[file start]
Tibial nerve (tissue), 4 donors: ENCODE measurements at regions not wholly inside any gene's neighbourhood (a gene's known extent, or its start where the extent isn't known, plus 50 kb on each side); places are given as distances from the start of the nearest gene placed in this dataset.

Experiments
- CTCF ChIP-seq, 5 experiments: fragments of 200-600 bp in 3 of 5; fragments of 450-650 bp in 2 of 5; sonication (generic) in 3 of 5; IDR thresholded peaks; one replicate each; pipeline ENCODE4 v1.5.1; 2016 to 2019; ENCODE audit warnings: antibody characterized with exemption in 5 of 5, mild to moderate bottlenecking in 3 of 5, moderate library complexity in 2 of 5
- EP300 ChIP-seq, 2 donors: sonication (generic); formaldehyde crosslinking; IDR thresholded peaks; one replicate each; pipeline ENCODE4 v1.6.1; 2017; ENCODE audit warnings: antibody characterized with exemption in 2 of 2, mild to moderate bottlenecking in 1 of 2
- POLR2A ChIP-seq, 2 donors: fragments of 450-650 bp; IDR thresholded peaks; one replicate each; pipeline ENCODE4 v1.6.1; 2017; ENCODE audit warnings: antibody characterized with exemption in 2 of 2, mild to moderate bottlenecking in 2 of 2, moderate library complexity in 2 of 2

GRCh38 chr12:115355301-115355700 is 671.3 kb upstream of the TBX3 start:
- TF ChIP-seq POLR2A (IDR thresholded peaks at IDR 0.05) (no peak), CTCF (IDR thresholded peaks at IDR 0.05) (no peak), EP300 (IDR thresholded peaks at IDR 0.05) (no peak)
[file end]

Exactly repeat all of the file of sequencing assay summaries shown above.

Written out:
Tibial nerve (tissue), 4 donors: ENCODE measurements at regions not wholly inside any gene's neighbourhood (a gene's known extent, or its start where the extent isn't known, plus 50 kb on each side); places are given as distances from the start of the nearest gene placed in this dataset.

Experiments
- CTCF ChIP-seq, 5 experiments: fragments of 200-600 bp in 3 of 5; fragments of 450-650 bp in 2 of 5; sonication (generic) in 3 of 5; IDR thresholded peaks; one replicate each; pipeline ENCODE4 v1.5.1; 2016 to 2019; ENCODE audit warnings: antibody characterized with exemption in 5 of 5, mild to moderate bottlenecking in 3 of 5, moderate library complexity in 2 of 5
- EP300 ChIP-seq, 2 donors: sonication (generic); formaldehyde crosslinking; IDR thresholded peaks; one replicate each; pipeline ENCODE4 v1.6.1; 2017; ENCODE audit warnings: antibody characterized with exemption in 2 of 2, mild to moderate bottlenecking in 1 of 2
- POLR2A ChIP-seq, 2 donors: fragments of 450-650 bp; IDR thresholded peaks; one replicate each; pipeline ENCODE4 v1.6.1; 2017; ENCODE audit warnings: antibody characterized with exemption in 2 of 2, mild to moderate bottlenecking in 2 of 2, moderate library complexity in 2 of 2

GRCh38 chr12:115355301-115355700 is 671.3 kb upstream of the TBX3 start:
- TF ChIP-seq POLR2A (IDR thresholded peaks at IDR 0.05) (no peak), CTCF (IDR thresholded peaks at IDR 0.05) (no peak), EP300 (IDR thresholded peaks at IDR 0.05) (no peak)